The goal of treatment in patients with alcoholic hepatitis is to restore liver function in order to avoid the risks of infection, acute kidney injury and acute-on-chronic liver failure, which may lead to death. Assessment of residual liver function is readily achieved using individual biochemical or coagulation parameters or by using combinations of laboratory and clinical parameters in scoring systems such as Maddrey’s discriminant function (mDF), model for end-stage liver disease (MELD), ABIC (age, serum bilirubin, international normalized ratio, serum creatinine), United Kingdom end-stage liver disease or Glasgow alcoholic hepatitis score.
      • Forrest E.H.
      • Atkinson S.R.
      • Richardson P.
      • Masson S.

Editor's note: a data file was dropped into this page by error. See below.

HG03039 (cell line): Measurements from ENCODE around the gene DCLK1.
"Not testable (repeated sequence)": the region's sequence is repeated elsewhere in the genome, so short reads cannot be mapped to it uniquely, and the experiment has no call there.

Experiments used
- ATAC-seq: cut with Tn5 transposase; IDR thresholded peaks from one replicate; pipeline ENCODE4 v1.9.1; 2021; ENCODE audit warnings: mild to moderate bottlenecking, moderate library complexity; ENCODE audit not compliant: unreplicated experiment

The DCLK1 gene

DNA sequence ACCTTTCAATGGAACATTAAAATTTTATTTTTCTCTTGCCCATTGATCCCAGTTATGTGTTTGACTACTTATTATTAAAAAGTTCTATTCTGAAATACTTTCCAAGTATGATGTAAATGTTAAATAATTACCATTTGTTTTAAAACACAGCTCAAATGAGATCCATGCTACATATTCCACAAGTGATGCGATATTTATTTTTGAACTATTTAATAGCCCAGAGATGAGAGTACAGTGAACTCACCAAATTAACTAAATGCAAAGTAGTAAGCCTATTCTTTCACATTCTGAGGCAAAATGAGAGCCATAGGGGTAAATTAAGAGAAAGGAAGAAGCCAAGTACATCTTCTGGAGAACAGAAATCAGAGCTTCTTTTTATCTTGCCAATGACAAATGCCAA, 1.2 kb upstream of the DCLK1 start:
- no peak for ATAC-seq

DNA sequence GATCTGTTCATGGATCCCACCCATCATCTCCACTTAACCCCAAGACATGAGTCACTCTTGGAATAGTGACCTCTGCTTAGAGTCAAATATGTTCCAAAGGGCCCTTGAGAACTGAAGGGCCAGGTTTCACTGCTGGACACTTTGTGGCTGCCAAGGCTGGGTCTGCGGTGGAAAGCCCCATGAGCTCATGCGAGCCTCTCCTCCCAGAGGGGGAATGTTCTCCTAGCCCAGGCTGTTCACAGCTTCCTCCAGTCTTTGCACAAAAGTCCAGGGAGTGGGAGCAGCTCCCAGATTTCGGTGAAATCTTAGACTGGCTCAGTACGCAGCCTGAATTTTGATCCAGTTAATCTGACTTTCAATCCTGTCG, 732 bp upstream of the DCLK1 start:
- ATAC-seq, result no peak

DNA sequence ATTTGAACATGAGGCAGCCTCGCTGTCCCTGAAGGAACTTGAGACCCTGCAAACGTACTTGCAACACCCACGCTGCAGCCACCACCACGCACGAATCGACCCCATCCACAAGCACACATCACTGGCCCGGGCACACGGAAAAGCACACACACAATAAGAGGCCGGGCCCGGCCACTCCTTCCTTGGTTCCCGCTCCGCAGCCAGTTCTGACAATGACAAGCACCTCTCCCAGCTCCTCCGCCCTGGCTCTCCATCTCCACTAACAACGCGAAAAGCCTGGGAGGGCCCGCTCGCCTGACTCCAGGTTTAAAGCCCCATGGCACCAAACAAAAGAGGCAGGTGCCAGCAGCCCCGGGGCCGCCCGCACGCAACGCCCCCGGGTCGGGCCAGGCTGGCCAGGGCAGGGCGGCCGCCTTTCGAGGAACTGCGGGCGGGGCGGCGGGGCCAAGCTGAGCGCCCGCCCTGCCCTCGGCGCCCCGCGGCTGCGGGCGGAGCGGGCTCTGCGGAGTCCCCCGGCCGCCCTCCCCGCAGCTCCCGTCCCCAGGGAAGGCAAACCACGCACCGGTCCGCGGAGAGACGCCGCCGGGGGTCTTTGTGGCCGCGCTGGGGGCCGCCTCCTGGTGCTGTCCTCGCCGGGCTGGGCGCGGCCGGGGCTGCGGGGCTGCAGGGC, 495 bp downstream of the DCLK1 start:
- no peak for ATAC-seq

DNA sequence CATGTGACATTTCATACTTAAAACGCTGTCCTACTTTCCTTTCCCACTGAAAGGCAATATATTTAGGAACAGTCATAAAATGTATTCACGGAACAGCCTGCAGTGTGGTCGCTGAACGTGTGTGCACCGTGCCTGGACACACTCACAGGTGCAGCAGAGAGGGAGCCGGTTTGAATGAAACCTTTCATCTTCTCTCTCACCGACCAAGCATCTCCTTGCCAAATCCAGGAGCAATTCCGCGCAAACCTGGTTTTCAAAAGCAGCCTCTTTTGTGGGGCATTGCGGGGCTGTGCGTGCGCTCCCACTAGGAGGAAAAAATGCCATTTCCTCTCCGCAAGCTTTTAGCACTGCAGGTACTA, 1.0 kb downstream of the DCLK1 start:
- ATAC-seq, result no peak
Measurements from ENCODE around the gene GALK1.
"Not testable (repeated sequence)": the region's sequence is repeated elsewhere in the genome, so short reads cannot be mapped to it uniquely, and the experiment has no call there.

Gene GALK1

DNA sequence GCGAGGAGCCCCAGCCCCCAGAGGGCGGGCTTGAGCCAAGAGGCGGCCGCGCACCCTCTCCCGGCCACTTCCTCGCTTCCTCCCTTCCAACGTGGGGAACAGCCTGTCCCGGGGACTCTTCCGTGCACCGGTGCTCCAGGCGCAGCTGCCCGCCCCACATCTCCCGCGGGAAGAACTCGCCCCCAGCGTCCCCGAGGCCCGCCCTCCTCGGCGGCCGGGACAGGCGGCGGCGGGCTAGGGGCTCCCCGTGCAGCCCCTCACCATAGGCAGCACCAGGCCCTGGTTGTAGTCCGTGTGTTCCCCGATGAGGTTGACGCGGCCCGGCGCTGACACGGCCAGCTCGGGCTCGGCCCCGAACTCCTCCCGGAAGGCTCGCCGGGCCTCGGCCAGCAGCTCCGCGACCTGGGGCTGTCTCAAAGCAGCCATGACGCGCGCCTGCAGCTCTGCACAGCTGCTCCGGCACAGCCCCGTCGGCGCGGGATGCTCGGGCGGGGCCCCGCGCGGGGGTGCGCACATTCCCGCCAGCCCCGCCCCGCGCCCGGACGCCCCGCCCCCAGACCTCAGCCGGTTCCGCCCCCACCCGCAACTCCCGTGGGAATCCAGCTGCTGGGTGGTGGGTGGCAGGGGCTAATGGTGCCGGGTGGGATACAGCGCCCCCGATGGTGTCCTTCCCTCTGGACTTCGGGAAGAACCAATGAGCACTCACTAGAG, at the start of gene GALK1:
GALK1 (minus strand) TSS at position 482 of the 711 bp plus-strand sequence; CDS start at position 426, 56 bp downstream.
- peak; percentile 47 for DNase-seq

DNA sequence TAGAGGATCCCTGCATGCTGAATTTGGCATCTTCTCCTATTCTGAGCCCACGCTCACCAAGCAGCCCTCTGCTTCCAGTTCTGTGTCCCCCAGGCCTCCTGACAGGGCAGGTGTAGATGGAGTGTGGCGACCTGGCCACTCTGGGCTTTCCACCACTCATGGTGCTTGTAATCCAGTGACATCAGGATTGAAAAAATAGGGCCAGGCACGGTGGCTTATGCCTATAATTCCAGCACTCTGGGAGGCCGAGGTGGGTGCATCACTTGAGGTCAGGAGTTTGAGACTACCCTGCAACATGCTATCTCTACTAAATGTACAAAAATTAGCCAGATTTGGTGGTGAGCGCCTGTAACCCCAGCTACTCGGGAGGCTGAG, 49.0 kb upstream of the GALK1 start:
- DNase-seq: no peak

• Ryder S.
      • Thursz M.R.
      • et al.
      Application of prognostic scores in the STOPAH trial: discriminant function is no longer the optimal scoring system in alcoholic hepatitis.
      A change in serum bilirubin over the course of the first week of admission with alcoholic hepatitis or in response to treatment with prednisolone is strongly associated with the risk of mortality; an early reduction in bilirubin predicts survival.
      • Mathurin P.
      • Abdelnour M.
      • Ramond M.J.
      • Carbonell N.
      • Fartoux L.
      • Serfaty L.
      • et al.
      Early change in bilirubin levels is an important prognostic factor in severe alcoholic hepatitis treated with prednisolone.
      Dynamic scoring systems, exemplified by the Lille score which combines baseline variables with the change in bilirubin at 7 days therefore provide a good prognostic system.
      • Louvet A.
      • Naveau S.
      • Abdelnour M.
      • Ramond M.J.
      • Diaz E.
      • Fartoux L.
      • et al.
      The Lille model: a new tool for therapeutic strategy in patients with severe alcoholic hepatitis treated with steroids.